Stuart Karabenick received his PhD in Personality and Developmental Psychology from the University of Michigan and is currently Research Professor in the Combined Program in Education and Psychology (CPEP). His research interests focus on student and teacher motivation and self-regulated learning, especially students’ use of and access to helping resources and social networks, as well as the study of cultural influences on learning and motivation. Research projects in progress include how teachers’ beliefs about their professional responsibilities influence their approaches to teaching and professional commitment, teachers’ motivation for professional development, and student help seeking. He is currently co-editor of the long-standing series on Motivation and Achievement. His professional roles have included associate editorship of Learning and Instruction and coordinator of the Motivation and Emotion SIG of the European Association for Learning and Instruction.
This proposed study will examine how networks of connectivity (both social and academic) among courses, students, and faculty relate to student engagement and learning outcomes. The study will employ a social network research methodology, using surveys and data from MPathways to identify existing relationships and patterns of interaction at various levels: student-student, student-instructor, student-course, instructor-instructor, instructor-course, and course-course. This will allow us to examine, for example, how different majors, student activities (e.g., clubs, team sports), or living arrangements (dormitory/off campus, fraternity/sorority, themed housing) may relate to student motivation and engagement with learning activities, rates of retention, satisfaction, and academic achievement. We will particularly examine the emerging role that technology plays in creating connections between the multiple levels and domains of interaction across the university.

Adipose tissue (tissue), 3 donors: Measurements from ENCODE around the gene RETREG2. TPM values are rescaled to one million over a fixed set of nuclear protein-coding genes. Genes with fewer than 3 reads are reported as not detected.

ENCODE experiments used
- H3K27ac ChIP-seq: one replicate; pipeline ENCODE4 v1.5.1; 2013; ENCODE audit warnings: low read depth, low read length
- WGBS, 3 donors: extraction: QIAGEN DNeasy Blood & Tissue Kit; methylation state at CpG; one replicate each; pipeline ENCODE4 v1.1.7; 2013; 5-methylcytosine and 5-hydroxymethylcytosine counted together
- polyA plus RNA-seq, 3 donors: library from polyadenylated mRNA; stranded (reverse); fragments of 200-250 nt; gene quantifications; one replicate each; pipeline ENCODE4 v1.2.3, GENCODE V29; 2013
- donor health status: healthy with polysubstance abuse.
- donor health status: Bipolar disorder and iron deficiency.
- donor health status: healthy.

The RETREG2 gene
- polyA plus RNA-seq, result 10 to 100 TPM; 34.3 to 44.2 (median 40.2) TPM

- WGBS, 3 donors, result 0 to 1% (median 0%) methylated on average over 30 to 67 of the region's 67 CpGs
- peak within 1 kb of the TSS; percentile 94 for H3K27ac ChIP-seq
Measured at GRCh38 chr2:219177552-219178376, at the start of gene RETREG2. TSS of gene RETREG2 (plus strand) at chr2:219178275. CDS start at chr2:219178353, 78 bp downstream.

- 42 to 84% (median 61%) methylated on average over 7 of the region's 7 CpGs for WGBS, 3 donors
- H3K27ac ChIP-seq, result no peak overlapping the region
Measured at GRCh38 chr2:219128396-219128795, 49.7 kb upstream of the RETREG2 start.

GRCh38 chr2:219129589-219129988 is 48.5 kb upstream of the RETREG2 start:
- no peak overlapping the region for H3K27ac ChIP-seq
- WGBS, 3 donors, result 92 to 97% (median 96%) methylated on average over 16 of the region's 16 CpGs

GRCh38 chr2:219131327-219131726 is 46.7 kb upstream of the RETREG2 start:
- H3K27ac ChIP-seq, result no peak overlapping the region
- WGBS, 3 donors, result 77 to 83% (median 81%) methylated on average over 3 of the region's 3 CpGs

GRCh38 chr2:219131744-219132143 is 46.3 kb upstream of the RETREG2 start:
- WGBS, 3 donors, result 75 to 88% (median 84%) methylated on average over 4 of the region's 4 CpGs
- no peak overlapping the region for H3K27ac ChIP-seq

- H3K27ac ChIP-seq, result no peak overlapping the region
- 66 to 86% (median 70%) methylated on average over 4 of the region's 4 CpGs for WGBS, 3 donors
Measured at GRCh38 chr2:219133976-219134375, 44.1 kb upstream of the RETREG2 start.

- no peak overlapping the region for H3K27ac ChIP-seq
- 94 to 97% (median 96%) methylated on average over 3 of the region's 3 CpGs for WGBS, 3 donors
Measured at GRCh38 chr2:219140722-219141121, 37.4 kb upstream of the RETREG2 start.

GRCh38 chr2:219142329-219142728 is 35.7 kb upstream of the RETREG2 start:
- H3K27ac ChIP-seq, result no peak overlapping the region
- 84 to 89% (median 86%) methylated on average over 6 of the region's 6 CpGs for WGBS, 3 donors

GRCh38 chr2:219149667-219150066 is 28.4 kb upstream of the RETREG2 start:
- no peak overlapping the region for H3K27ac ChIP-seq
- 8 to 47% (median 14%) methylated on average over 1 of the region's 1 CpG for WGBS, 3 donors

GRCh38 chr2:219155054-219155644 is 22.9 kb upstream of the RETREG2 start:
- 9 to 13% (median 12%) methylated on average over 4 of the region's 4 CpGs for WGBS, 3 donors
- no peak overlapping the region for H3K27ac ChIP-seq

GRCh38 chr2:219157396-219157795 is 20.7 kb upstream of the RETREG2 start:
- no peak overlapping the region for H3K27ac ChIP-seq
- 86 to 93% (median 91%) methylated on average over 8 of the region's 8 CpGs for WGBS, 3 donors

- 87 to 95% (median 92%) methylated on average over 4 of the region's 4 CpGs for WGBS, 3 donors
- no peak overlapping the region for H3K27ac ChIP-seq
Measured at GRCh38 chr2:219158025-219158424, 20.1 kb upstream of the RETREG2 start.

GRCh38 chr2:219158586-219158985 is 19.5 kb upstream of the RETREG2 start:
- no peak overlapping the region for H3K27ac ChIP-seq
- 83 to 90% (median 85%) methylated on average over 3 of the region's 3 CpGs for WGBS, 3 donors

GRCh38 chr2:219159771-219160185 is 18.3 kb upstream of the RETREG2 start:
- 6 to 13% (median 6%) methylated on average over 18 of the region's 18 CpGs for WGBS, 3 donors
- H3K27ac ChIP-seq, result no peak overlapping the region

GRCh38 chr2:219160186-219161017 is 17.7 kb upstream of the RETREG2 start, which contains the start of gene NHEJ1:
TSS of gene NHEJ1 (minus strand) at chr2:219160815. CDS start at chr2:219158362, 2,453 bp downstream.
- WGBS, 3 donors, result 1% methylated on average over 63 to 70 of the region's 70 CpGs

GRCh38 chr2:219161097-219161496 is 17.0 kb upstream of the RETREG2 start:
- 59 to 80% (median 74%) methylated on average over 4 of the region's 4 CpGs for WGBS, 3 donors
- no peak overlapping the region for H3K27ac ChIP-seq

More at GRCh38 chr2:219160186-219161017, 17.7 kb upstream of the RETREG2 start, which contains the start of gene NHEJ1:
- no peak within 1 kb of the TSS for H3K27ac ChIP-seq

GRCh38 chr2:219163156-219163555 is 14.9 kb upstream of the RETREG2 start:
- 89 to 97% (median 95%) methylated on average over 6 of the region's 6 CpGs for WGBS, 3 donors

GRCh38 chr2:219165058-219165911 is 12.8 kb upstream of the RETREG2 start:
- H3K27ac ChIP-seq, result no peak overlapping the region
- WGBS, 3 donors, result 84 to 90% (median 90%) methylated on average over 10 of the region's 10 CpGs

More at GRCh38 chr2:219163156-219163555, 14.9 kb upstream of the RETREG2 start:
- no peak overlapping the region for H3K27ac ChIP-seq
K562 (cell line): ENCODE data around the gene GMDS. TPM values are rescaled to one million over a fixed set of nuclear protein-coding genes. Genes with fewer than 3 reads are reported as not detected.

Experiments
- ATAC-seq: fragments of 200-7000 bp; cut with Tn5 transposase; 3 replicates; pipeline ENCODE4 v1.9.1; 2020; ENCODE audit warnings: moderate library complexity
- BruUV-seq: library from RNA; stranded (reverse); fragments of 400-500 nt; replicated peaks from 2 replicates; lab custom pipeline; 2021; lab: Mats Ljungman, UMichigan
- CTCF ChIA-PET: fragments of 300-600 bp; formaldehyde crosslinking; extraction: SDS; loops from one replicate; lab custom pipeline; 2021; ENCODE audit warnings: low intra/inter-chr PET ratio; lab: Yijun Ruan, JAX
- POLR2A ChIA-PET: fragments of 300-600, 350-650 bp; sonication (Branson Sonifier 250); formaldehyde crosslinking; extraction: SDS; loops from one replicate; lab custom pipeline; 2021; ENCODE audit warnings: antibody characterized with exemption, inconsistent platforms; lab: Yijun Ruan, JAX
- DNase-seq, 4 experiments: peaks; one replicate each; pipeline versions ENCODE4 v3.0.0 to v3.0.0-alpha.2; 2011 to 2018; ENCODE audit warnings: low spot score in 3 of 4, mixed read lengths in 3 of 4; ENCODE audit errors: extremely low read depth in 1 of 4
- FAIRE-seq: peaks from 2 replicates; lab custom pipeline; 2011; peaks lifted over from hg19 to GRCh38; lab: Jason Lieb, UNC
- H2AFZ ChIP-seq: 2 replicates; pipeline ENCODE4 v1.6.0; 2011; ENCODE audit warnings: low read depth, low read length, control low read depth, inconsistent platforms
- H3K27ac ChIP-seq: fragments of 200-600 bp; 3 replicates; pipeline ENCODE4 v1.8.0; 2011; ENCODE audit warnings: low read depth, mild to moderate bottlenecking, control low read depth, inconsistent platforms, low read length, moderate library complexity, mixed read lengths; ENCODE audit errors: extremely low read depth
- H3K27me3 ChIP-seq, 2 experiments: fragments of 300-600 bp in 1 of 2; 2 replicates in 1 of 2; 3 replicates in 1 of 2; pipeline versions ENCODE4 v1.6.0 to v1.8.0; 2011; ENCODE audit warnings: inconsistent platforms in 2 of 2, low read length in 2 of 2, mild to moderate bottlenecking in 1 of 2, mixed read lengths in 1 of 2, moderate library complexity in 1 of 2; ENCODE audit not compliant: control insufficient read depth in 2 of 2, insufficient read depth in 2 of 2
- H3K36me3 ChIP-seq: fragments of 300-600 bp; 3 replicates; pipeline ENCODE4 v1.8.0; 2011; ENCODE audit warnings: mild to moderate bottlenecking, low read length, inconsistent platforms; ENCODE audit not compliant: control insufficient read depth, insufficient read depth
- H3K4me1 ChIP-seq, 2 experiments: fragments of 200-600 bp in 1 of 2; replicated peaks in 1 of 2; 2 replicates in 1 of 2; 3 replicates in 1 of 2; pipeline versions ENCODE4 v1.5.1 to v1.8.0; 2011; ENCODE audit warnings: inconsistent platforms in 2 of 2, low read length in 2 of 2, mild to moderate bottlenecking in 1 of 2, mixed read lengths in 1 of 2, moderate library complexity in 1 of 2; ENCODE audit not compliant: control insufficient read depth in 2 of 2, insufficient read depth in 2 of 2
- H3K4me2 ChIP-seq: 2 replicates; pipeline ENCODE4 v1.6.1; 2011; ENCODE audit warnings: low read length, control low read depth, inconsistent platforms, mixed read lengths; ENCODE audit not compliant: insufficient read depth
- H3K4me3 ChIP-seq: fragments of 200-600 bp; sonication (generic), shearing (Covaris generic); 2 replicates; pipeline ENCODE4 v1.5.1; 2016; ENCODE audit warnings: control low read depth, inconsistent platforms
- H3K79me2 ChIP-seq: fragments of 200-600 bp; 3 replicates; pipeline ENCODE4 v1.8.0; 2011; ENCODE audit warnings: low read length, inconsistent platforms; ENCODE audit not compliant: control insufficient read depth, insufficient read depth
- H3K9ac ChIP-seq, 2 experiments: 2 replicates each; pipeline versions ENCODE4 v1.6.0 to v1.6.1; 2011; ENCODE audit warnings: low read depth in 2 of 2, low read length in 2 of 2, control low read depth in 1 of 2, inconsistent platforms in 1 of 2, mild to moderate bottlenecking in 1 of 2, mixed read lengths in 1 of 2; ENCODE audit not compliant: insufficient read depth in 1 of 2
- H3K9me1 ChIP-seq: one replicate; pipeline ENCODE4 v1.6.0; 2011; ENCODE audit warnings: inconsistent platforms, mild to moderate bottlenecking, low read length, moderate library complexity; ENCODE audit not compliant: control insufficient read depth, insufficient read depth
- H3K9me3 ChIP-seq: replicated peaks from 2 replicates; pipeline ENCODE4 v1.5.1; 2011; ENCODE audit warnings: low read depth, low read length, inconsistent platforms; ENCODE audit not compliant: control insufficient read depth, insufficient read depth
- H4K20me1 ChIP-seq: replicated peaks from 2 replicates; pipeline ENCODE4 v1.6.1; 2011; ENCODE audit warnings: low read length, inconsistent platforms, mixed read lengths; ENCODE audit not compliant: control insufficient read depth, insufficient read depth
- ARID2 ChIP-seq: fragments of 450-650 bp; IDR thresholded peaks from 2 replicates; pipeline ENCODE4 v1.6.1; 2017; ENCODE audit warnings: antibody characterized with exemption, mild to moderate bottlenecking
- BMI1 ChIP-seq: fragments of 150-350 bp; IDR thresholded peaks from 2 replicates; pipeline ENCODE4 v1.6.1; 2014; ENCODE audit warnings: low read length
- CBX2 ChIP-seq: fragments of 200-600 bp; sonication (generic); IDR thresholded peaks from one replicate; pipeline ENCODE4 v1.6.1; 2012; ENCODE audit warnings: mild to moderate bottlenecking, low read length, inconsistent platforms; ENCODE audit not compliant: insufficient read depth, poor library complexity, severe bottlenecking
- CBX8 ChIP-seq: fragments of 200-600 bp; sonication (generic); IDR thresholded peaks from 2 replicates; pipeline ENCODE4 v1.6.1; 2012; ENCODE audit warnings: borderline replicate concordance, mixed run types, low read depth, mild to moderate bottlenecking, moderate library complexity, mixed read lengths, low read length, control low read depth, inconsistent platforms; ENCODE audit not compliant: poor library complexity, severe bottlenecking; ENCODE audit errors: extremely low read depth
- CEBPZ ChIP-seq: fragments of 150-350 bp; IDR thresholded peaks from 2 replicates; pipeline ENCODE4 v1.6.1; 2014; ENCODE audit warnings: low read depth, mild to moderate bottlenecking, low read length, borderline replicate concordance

Lauermann, F., & Karabenick, S. A. (in press). The meaning and measure of teachers’ sense of responsibility for educational outcomes. Teaching and Teacher Education.
Karabenick, S. A. (2011). Classroom and technology-supported help seeking: The need for converging research paradigms. Learning and Instruction, 21(2), 290–296.
Dever, B. V., & Karabenick, S. A. (2011). Is authoritative teaching beneficial for all students? A multi-level model of the effects of teaching style on interest and achievement. School Psychology Quarterly, 26(2), 131–144.
Kumar, R., Seay, N., & Karabenick, S. (2011). Shades of white: Identity status, stereotypes, prejudice, and xenophobia. Educational Studies, 47(4), 347–378.
Karabenick, S. A., & Dembo, M. H. (2011). Understanding and facilitating self-regulated help seeking. New Directions for Teaching and Learning, 126(1), 33–43.
Lauermann, F., & Karabenick, S. A. (2011). Taking teacher responsibility into account(ability): Explicating its multiple components and theoretical status. Educational Psychologist, 46(2), 122–140.
Berger, J-L., & Karabenick, S. A. (2011). Motivation and students’ use of learning strategies: Evidence of unidirectional effects in mathematics classrooms. Learning & Instruction, 21(3),416–428.